Choosing and using a manual tile cutter can be a complicated task. Since a manual tile cutter is one of the fundamental tools in our daily work, in today’s how to tile blog, we want to help facilitate so that all tiling professionals who will have to face this decision sooner or later can make the best choice for their business.
In addition to the wide range of models and styles, there are particular needs of each project we have to consider such as the type of tile we are cutting & how they going to be laid (herringbone, brick bond, crosshatch etc.), and not just to focus on price or cutting length.
WHY CHOOSE A MANUAL CUTTER
Having a good quality manual tile cutter is essential to be able to make precise cuts in the different types of ceramic and porcelain tiles, used in construction.
There are different types of tiles on the market and each of them have different characteristics, whether it be the material, shape or hardness.
Similarly, the same applies to the types and models of manual tile cutting tools: there is a wide range on offer, and this can make it difficult to choose a specific cutter best suited for the project. Today, the most popular and most widely used types of tiles are glazed ceramics and porcelain.
To cut these tiles and carry out a correct installation, we must consider that, we will require a different type of manual tile cutter, depending on the material to be installed.
In this video you can see the RUBI Speed Magnet manual cutter in full operation:
BASIC FACTORS FOR CHOOSING A MANUAL TILE CUTTER
Of course, the budget we’ve reserved for this investment will be one aspect to take into account, but from a more technical perspective there are other factors to take into account are:
1) The maximum length of the tile we are going to work with.
2) The level of use that we are going to give to our new tile cutter:
Occasional: infrequent use such as repairs and/or small sporadic revamps.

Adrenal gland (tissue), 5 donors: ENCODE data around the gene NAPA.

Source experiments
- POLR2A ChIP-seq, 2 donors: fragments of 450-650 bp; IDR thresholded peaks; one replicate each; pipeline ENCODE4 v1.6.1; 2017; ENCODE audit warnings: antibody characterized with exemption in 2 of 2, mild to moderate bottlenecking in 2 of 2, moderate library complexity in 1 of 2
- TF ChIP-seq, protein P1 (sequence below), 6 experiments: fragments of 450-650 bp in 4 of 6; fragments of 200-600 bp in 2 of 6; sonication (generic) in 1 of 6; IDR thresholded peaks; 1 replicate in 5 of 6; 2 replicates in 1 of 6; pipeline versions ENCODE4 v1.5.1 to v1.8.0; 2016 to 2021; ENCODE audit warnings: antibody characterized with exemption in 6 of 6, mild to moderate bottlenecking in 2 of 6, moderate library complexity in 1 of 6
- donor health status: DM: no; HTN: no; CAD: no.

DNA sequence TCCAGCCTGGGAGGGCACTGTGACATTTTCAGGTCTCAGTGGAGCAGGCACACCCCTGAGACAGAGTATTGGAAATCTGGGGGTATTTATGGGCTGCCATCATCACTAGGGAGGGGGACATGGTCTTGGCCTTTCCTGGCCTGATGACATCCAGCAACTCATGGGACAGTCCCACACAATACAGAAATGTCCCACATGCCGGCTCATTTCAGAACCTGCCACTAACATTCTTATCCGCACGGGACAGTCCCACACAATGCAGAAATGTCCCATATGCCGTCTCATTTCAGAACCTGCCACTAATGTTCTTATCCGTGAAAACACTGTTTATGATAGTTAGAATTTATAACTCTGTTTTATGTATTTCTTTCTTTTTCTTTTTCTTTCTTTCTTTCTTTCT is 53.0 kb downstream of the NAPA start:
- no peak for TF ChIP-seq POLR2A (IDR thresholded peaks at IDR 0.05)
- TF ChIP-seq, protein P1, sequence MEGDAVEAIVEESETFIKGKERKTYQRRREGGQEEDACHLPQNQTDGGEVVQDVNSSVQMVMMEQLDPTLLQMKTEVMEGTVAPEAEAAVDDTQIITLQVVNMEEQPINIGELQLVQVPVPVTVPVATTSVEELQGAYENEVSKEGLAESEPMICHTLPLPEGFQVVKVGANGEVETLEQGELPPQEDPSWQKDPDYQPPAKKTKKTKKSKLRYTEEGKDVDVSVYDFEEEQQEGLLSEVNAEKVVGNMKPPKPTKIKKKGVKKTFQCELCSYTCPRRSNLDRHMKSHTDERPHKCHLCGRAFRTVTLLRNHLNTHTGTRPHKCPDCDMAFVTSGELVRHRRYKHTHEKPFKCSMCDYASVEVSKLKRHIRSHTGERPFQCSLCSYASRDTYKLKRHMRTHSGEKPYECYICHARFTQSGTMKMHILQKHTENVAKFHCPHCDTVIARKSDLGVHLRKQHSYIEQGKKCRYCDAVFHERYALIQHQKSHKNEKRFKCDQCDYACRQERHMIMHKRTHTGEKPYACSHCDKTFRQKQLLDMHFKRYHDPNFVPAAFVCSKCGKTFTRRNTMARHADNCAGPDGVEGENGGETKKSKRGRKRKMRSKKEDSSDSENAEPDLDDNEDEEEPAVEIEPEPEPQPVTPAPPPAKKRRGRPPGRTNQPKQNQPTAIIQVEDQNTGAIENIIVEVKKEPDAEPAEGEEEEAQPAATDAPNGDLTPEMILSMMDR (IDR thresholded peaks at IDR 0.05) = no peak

Professional: for daily use in both new works and renovations. This is the minimum level we recommend to a specialized installer.
Intensive: a higher than normal use. Such as the use of the tile cutter by several professionals or exclusive and uninterrupted cutting work.
3) Knowing which is the hardest material we will likely have to work with.
Depending on this, we will have to choose a manual tile cutter with a maximum breaking power.
If we try to work with a hard material that needs more breaking power than our tile cutter has, it will be our machine that will suffer the consequences and likely break. In addition, this factor will also influence the maximum thickness of tile that we can work with.
4) Knowing what type of cut we are going to make, most often in our day-to-day work with our tile cutter.
Within what we consider to be “common cuts” there are 3 types that are the most common to make with a manual tile cutter. These are:
Straight cut (90º): this can be made by any manual tile cutter and is the most common type of cut.
Diagonal cut (45º): this can also be carried out with all manual cutters, although it is less common.
Angular cut (0 to 45º): only available if our manual ceramic cutter has a rotating square.
Other types of cuts, such as mitres or mitre cuts, are best carried out with an electric tile cutter.
Once we have determined these parameters, it will be much easier to select the tile cutter that best suits your needs.
In addition, we must not forget that using a manual tile cutting machine has many other advantages. They are lighter and smaller than most electric cutting machines. They are comfortable, fast, easy to use and move, practical, very versatile and (as they do not require electricity), they can be used at any time and place. They even produce less noise when cutting tiles and emit hardly any dust.
See how our TX MAX manual cutter works in this video:
TRAINING RESOURCES FOR THE CORRECT USE OF A MANUAL TILE CUTTER
Now you know all the aspects to take into account when choosing your next manual tile cutter!
However, you must keep in mind that the construction sector and tile materials are constantly evolving, and with it the RUBI tools that facilitate their cutting and installing are also evolving.
We hope you found this blog on how to use a manual tile cutter! To get up to date information on future blogs and product releases, sign up to our mailing list!